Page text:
A man seated beside me turned and introduced himself.  “I’m Ed Smith,” he said, offering me his thick, hairy hand.  “Nice to meet you.  I’m the ‘Norm’ of this bar.”

I didn’t say it, but he did kind of remind me of Norm, of “Cheers” fame.  Late 40s, thick glasses, on the overweight side of stocky, a thick head of wiry black hair with a spray of gray in the front.

“So, let’s get down to business,” Ed said, watching me carefully.  “The guy who just left didn’t do much Buffett.  He only did ‘Margaritaville’ and ‘Come Monday,’ and he butchered that.  He was an asshole, too.  So, can you do much Buffett?”

I drained Jager No. 2 and smiled at Ed.

“Let’s go at it this way.  Why don’t you name a Buffett song you like, and I’ll tell you if I do it.”

Ed’s eyes narrowed and he leaned closer.

“Okay.  ‘Changes in Latitudes.'”


“‘A Pirate Looks at 40.'”


“‘Son of a Son of a Sailor.'”

“Don’t waste my time.”  I stared into Ed’s eyes without blinking.  He leaned back and grinned.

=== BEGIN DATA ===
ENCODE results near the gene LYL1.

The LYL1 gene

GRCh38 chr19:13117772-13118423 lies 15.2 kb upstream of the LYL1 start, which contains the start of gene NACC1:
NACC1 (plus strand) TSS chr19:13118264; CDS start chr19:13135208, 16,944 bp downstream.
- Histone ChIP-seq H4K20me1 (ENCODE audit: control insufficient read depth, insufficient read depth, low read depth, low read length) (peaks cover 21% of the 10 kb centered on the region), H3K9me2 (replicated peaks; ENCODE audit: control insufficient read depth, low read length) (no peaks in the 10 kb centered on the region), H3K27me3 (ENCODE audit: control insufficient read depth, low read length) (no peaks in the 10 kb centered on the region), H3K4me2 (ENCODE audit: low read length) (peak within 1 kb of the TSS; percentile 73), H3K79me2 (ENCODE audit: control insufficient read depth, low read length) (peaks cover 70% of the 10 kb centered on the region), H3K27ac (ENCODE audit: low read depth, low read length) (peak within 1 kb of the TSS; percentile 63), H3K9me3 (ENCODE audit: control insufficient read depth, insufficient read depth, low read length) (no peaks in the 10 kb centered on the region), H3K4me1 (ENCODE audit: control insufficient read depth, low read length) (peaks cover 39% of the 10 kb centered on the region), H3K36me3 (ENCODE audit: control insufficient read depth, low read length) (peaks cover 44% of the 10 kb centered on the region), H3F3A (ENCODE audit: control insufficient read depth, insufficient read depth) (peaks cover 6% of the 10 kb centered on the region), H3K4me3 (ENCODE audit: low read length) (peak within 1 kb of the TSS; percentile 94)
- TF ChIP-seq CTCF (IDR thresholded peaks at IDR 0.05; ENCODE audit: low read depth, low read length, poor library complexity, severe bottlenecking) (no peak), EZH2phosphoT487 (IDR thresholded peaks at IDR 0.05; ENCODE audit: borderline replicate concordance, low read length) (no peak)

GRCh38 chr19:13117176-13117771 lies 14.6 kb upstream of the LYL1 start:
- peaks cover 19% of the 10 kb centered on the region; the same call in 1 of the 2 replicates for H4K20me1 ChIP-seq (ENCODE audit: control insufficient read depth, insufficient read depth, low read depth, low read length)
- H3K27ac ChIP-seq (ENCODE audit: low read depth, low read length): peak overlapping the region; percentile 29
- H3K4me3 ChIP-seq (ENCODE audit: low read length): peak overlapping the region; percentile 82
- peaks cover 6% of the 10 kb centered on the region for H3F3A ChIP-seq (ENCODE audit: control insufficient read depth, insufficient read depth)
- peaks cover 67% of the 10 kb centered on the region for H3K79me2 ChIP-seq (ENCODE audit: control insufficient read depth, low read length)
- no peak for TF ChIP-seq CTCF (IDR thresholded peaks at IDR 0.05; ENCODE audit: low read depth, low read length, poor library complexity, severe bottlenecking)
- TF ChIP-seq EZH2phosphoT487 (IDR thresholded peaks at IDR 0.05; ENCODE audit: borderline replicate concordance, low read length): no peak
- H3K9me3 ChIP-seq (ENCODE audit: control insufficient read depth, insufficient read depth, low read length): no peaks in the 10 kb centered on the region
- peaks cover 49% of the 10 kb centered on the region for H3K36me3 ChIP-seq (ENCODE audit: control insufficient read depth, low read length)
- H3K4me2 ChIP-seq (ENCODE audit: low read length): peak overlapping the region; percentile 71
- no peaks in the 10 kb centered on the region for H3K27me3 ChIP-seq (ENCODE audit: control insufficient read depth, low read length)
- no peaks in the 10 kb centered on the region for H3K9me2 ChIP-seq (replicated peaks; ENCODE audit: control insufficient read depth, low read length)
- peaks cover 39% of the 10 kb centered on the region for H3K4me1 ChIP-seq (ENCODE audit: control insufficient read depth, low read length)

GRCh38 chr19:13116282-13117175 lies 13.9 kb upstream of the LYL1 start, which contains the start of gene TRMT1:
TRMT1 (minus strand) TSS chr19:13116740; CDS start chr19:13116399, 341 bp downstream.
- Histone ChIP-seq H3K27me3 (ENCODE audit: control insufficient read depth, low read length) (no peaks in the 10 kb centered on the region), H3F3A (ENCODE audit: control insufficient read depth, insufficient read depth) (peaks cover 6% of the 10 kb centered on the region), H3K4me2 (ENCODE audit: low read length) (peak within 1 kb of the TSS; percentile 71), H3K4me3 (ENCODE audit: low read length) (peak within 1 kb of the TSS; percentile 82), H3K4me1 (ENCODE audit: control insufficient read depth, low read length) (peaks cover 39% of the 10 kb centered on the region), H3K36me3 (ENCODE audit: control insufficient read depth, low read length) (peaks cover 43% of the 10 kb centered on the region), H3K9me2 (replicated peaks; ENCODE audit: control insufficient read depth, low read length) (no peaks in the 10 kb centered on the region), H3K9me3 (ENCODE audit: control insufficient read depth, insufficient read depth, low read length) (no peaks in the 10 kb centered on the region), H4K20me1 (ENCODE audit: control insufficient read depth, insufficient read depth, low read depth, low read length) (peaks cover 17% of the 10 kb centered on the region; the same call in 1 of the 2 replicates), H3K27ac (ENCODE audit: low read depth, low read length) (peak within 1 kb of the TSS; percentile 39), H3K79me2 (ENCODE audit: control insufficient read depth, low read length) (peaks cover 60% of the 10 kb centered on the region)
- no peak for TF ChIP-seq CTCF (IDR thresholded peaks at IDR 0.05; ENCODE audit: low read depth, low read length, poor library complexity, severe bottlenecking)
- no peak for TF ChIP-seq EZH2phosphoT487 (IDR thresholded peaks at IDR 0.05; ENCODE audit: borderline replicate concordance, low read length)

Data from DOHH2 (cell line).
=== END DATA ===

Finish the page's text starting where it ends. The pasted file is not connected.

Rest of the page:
“Okay,” he said.  “Let’s dig a little deeper.”

“Bring it.”

“‘One Particular Harbor.'”


“‘Tin Cup Chalice.'”


“‘Cheeseburger in Paradise.'”

“Please.”  I yawned and stretched.

He was starting to sweat.  “I bet you can’t do ‘Honey Do,'” he whispered.  I gently placed my glass on the wooden bar and turned to face Ed square-on.

“I’ll see your ‘Honey Do,’ and raise you a ‘Dreamsicle,’ ‘Door Number Three,’ ‘Death of an Unpopular Poet,’ and ‘Chanson pour Les Petite Enfants.’   Care to continue?”

“Holy shit!” Ed shouted, and lept off the stool.  “We got us a winner, here!  Hot damn!  Josh!  Lilly!  Chris!  Get over here and meet this guy!”